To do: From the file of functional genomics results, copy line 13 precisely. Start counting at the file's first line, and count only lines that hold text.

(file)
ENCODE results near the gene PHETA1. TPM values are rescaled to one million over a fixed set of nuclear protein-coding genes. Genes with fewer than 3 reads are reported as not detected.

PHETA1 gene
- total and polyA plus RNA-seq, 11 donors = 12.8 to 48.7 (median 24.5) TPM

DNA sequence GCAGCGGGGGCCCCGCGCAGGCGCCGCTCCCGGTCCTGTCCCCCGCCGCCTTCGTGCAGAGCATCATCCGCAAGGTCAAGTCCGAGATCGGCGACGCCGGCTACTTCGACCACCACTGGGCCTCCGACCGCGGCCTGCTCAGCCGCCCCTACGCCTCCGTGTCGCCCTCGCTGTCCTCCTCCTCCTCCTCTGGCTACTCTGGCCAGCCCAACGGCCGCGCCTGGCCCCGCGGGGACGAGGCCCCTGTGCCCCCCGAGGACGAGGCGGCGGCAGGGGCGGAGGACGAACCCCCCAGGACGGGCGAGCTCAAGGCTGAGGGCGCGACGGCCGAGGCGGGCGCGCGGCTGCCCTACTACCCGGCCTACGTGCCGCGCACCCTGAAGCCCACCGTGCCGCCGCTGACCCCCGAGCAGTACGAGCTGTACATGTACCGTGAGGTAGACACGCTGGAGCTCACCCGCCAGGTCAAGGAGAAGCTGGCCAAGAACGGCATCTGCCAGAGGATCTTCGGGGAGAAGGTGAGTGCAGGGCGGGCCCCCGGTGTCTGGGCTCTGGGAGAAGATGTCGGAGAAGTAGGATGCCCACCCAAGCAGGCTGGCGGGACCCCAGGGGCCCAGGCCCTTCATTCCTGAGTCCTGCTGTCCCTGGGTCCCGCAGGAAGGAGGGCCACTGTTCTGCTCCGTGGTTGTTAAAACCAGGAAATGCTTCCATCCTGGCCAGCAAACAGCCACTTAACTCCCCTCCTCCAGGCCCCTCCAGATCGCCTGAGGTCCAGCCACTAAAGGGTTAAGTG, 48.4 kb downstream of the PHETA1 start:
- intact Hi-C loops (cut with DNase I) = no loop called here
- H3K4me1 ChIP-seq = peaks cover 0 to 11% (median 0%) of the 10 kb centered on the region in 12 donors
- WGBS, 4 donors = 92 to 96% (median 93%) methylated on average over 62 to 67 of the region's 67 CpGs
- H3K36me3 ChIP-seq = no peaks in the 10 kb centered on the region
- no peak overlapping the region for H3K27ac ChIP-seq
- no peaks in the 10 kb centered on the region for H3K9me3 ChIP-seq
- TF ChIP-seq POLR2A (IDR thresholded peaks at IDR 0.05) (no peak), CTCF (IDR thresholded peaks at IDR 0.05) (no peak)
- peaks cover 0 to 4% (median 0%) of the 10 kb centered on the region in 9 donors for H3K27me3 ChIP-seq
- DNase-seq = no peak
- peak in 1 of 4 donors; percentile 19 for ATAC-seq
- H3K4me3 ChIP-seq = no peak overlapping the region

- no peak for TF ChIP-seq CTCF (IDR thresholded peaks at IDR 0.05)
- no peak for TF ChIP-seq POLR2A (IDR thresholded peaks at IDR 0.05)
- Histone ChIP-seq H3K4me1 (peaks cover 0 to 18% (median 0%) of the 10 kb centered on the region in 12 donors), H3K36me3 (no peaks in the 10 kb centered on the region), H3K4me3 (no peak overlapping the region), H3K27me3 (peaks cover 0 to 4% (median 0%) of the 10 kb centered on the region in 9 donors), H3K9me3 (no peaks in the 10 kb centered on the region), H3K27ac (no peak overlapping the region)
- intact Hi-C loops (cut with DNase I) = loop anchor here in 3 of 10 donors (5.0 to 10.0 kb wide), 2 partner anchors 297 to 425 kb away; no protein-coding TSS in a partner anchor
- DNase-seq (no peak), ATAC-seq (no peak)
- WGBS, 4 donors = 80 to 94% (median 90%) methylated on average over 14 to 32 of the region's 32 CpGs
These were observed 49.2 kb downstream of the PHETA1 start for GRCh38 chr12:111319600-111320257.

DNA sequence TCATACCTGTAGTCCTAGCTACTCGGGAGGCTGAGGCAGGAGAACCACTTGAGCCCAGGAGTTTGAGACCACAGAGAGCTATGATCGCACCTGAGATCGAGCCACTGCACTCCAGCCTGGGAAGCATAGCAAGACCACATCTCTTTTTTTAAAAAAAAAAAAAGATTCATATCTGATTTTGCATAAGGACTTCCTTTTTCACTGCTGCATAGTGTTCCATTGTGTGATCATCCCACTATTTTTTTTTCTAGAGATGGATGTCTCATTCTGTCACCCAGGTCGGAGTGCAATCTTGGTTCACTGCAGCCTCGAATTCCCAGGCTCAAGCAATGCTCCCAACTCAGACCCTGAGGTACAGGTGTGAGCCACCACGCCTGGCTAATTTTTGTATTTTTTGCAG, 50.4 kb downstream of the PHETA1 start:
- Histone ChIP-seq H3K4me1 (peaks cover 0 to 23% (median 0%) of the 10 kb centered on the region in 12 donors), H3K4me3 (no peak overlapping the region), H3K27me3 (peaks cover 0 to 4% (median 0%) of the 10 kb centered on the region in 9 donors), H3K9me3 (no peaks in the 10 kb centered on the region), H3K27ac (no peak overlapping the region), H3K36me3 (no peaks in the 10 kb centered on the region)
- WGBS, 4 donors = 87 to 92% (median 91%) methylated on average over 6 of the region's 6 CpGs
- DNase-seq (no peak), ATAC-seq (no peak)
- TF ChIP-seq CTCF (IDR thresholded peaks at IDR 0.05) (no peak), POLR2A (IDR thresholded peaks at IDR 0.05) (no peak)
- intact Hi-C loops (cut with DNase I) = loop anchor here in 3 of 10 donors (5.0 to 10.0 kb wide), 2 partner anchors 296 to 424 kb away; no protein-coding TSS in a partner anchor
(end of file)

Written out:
- DNase-seq = no peak